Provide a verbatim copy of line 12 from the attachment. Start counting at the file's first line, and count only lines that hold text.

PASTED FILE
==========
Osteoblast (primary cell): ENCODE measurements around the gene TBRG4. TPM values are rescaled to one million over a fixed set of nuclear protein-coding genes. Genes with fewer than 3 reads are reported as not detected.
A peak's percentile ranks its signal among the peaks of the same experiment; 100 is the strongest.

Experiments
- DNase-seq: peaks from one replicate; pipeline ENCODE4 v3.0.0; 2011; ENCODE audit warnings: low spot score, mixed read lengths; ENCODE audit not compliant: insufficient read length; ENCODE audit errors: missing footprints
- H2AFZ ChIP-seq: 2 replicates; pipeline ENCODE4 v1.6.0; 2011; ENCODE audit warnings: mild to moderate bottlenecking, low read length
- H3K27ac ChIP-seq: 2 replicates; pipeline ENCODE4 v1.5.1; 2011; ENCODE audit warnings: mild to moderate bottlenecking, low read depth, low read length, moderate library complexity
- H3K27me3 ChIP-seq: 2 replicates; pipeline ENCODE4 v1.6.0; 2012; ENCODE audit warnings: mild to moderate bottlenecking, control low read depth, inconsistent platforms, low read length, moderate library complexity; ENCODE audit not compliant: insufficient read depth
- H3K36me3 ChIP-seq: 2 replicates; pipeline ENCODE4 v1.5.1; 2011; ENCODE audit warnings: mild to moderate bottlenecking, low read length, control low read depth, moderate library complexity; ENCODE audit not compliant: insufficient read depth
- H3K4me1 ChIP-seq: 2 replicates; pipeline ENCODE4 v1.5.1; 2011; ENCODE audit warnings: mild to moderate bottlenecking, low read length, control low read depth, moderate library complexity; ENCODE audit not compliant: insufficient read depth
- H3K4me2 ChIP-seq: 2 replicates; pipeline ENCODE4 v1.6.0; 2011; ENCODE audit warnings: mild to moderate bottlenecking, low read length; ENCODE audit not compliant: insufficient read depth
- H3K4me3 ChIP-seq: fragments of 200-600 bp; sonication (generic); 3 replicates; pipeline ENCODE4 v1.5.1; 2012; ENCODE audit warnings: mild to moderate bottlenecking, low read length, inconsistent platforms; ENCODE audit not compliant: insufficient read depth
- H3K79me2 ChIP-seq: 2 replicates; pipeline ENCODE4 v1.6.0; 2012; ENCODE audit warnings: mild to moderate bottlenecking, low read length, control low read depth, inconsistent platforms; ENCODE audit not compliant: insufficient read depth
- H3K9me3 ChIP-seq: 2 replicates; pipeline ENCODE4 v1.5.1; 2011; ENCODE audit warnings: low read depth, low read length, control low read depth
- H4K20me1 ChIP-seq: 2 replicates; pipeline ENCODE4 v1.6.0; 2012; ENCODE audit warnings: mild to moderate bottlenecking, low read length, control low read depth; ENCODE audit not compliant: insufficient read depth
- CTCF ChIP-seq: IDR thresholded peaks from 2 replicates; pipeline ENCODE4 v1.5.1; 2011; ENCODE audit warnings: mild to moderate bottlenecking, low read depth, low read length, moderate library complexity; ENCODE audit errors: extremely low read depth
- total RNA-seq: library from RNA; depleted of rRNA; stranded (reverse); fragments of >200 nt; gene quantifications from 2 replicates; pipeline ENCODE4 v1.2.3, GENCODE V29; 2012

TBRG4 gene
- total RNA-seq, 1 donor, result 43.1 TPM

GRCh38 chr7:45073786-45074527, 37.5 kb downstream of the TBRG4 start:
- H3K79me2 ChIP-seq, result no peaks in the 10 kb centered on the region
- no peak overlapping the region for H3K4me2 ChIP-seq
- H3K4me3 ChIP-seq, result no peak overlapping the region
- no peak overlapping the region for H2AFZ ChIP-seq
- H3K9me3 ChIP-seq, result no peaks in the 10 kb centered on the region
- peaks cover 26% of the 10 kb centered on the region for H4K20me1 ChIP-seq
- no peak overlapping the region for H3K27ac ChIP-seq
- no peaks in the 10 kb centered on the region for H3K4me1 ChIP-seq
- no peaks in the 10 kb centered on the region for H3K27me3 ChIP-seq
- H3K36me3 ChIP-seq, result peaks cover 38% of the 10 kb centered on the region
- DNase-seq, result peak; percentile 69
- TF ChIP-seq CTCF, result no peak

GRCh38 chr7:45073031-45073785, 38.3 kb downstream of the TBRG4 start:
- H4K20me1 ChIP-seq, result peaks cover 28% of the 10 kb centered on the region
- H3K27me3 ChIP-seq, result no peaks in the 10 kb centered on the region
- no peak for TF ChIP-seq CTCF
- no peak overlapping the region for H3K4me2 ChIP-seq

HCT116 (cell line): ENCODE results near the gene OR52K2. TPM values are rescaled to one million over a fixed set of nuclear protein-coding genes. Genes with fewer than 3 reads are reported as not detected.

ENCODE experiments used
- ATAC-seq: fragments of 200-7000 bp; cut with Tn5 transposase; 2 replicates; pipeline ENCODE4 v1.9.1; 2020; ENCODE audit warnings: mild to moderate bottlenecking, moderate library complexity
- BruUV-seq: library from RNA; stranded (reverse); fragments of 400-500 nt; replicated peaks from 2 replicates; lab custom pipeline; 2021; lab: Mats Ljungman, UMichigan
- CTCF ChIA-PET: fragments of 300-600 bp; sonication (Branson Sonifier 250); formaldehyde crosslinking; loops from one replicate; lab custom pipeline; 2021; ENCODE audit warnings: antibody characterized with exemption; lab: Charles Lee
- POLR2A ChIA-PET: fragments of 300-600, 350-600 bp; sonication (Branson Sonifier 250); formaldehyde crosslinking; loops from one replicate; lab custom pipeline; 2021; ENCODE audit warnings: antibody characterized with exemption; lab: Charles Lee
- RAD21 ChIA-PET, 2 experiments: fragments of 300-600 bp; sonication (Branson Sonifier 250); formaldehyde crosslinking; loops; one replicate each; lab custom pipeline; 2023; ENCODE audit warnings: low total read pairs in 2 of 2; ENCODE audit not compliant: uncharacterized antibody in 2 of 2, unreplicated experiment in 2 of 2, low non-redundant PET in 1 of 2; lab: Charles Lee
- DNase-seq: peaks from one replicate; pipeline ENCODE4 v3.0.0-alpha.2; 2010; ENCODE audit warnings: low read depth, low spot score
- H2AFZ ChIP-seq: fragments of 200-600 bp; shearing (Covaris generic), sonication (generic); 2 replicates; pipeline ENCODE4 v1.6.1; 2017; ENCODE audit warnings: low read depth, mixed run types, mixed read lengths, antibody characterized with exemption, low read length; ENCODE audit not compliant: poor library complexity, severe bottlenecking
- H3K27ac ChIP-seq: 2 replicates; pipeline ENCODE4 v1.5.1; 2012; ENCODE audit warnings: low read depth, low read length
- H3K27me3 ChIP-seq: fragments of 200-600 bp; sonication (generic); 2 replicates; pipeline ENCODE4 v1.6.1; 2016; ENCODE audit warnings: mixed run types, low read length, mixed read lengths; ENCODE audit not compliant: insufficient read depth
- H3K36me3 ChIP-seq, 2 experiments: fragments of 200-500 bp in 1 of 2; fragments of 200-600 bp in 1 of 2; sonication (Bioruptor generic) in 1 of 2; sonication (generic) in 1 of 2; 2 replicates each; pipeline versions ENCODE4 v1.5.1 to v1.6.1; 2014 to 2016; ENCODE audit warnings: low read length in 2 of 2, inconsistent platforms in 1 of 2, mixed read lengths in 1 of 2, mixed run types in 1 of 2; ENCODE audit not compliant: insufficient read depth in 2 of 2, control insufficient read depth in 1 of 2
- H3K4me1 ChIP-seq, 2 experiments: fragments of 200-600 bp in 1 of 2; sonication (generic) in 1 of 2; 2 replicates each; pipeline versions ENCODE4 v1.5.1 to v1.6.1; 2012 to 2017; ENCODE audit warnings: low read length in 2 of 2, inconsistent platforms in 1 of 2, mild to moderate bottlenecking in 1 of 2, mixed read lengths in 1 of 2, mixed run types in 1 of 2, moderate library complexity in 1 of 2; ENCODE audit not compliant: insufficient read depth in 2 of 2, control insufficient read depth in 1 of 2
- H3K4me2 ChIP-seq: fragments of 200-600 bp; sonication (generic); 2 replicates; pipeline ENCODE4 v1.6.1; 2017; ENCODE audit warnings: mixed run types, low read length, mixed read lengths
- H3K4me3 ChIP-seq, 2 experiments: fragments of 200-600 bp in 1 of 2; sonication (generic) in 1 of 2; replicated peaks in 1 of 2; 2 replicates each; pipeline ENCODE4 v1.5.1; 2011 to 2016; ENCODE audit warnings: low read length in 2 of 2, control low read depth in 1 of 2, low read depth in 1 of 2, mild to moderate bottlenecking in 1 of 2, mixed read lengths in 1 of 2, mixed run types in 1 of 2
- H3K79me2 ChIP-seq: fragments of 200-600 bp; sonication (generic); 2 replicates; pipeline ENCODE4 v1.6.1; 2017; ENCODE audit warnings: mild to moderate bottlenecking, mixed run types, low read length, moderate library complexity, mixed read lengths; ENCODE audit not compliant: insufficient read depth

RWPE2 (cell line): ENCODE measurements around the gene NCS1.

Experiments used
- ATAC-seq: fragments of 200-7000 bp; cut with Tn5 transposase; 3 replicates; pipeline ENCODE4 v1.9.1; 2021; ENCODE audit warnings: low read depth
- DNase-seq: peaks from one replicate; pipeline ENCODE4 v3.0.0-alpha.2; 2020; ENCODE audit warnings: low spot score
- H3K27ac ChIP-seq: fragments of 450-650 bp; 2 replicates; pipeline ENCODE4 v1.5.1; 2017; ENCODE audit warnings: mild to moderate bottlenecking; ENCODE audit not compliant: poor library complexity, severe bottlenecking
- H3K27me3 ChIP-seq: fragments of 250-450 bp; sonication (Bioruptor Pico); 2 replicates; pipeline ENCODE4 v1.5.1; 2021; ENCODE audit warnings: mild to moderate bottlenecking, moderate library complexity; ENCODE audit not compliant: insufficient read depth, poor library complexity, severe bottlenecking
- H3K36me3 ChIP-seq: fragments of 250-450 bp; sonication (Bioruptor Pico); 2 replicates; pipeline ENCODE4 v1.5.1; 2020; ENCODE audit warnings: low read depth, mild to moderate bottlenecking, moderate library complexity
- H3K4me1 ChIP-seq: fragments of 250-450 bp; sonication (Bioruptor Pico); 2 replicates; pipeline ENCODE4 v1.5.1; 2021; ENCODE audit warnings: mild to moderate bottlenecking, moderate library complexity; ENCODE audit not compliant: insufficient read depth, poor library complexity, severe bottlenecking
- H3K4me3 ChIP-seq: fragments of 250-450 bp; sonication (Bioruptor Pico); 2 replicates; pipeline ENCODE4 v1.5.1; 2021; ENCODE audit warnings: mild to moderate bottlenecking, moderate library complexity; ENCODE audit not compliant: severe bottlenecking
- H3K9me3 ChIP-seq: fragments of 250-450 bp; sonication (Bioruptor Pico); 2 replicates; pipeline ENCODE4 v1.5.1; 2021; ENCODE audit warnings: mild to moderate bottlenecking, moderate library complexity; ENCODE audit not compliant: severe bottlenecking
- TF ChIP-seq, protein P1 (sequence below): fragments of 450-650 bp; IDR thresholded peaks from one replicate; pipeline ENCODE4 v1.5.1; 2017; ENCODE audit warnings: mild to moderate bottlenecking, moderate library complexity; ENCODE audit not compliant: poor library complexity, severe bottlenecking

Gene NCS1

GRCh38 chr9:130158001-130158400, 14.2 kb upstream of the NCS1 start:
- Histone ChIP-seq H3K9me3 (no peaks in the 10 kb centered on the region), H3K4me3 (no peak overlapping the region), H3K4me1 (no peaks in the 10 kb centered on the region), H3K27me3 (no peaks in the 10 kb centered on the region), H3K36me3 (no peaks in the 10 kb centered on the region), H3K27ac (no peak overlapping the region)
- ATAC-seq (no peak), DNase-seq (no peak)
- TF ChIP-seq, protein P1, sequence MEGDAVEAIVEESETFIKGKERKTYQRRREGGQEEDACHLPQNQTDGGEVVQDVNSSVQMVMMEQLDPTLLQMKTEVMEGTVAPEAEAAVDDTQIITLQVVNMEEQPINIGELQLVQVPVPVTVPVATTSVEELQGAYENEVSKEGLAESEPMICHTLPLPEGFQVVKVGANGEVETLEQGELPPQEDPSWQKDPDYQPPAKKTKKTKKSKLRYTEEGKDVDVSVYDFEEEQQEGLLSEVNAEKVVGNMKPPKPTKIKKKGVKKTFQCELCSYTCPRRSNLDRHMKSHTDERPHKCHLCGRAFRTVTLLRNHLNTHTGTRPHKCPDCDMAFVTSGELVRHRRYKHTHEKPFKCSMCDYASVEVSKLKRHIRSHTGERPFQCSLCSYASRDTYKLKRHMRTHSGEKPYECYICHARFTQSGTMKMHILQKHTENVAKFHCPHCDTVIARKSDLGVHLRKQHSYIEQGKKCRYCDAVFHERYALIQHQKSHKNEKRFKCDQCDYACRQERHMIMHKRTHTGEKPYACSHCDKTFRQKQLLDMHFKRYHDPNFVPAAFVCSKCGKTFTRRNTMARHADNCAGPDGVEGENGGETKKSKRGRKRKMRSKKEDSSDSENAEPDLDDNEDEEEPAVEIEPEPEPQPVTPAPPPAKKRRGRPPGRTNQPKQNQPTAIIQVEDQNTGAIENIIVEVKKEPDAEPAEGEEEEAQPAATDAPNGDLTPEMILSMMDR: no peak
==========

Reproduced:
- H3K79me2 ChIP-seq: 2 replicates; pipeline ENCODE4 v1.6.0; 2012; ENCODE audit warnings: mild to moderate bottlenecking, low read length, control low read depth, inconsistent platforms; ENCODE audit not compliant: insufficient read depth